Please Log In
Lauren B. Stevens
Lauren B. Stevens is a freelance writer and influential blogger. She is passionate about social media and literature.
Feb 02, 2017
Admittedly, I’m not the best at braiding, buns, and even wearing (or styling) bangs, but I’ve had many years and my own head to practice on. Imagine being a father, learning that he is expecting a girl, and then not having a female partner to use her hair expertise on your daughter. Phil Morgese found himself in this predicament when he gained full custody of his one-year-old daughter, who was already sporting a full head of hair.
Morgese had to teach himself how to work with his daughter’s hair, and even more so after Disney’s Frozen inspired her to grow her hair even longer. Soon Morgese had friends asking him to teach them how to do their daughters’ hair, and not long after, Daddy-Daughter Hair Factory was born.
Seeing interest, and knowing that dads, single and married, could benefit from learning to take care of their daughters’ hair, Morgese started a class to aid other dads. Bringing in SoCozy, a children’s hair product company, as a sponsor, Morgese has been able to teach classes in donated spaces. Over 30 courses have been taught country-wide, and over 300 dads in attendance, Morgese offers the classes free of charge.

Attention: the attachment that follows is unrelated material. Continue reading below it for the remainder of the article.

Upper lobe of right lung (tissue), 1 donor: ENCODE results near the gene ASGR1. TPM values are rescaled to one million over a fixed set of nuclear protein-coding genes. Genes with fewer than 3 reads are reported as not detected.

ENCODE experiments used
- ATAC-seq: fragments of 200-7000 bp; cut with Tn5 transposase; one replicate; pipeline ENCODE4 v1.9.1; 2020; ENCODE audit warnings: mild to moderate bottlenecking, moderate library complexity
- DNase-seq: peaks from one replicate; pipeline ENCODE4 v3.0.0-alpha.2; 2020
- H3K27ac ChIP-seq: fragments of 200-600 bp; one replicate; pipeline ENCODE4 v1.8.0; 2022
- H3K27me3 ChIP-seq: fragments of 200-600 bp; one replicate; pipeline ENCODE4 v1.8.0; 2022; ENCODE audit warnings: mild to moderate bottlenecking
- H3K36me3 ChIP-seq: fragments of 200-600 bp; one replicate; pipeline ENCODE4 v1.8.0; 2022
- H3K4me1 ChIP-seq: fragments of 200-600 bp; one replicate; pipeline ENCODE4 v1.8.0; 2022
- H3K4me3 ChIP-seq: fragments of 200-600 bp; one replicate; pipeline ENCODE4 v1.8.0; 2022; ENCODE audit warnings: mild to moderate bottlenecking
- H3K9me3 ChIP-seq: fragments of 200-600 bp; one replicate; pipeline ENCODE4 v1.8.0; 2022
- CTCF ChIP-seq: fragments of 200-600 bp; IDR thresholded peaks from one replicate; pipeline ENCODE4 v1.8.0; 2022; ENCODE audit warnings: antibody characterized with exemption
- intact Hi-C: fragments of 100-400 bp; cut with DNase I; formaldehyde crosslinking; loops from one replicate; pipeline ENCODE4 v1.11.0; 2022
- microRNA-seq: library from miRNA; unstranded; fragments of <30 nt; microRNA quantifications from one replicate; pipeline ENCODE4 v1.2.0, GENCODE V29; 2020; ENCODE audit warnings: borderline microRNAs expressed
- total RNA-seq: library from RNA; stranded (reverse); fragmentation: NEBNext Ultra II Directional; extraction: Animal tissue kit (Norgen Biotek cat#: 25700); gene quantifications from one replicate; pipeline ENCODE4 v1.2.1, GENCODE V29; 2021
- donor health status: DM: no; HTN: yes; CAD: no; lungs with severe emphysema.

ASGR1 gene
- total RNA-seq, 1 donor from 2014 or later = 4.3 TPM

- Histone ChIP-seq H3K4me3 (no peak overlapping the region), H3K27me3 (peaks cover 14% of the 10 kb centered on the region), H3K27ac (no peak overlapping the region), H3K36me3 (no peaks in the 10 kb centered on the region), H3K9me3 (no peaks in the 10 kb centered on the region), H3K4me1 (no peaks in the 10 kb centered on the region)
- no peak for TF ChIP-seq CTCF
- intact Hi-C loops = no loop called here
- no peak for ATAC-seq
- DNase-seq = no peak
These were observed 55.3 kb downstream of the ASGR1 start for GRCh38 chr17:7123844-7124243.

“It’s not about the braid, it’s about the bond,” is Morgese’s motto, fitting, as every dad isn’t going to walk out of the class a hair maestro. What every dad will get out the class is quality time spent with his daughter, one-on-one with no electronic interruptions, an aspect of the class that Morgese feels strongly about. While the participating dads learn how to do braids, young girls are learning how men should be in their life.
Social media is helping Morgese assist dads across the globe, with YouTube hair tutorials, like the one below:
Morgese also runs the Facebook page, “Daddy Daughter Hair Factory”, which has become a community for parents to share their tips and triumphs in hair styling.
But of course, the dad-movement Phil Morgese began is much more than learning to do hair, it’s about fathers spending time bonding and connecting with their daughters. Says, Morgese, “Fatherhood’s evolving. We need to stay connected with our children, that’s really what’s going to change this world.”